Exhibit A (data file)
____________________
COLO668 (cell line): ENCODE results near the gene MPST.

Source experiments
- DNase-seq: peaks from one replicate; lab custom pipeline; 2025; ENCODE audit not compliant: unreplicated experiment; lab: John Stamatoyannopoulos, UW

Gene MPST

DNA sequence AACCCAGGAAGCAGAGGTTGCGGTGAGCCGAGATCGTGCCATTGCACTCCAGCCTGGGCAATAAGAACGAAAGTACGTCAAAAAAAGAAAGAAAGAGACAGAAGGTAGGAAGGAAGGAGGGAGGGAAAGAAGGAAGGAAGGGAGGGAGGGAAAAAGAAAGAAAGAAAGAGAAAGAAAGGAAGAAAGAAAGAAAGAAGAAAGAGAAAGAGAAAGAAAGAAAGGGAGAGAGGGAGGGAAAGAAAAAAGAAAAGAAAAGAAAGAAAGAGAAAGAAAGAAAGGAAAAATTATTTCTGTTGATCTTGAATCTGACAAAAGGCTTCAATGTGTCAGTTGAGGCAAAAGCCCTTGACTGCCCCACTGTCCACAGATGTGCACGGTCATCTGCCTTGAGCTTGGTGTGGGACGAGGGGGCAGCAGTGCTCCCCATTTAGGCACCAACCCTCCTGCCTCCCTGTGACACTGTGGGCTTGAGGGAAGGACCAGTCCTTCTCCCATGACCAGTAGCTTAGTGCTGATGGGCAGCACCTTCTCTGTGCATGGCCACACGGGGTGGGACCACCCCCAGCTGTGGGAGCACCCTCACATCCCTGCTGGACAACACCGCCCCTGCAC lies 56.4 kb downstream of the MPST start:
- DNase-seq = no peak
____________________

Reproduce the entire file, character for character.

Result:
COLO668 (cell line): ENCODE results near the gene MPST.

Source experiments
- DNase-seq: peaks from one replicate; lab custom pipeline; 2025; ENCODE audit not compliant: unreplicated experiment; lab: John Stamatoyannopoulos, UW

Gene MPST

DNA sequence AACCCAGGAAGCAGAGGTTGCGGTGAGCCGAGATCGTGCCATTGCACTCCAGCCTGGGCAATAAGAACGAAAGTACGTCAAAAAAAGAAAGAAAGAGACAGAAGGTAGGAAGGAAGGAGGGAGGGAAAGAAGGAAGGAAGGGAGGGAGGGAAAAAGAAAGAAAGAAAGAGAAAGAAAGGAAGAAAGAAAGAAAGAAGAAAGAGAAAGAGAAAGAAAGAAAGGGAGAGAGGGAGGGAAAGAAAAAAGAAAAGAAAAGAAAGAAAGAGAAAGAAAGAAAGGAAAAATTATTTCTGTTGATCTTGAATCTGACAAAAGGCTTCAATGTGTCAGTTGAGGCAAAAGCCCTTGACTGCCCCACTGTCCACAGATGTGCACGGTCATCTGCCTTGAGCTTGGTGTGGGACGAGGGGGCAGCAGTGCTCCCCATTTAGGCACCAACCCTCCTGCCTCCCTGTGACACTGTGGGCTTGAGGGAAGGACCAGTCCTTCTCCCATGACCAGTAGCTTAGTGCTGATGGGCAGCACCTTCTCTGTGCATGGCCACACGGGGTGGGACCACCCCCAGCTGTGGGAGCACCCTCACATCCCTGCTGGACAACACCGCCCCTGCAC lies 56.4 kb downstream of the MPST start:
- DNase-seq = no peak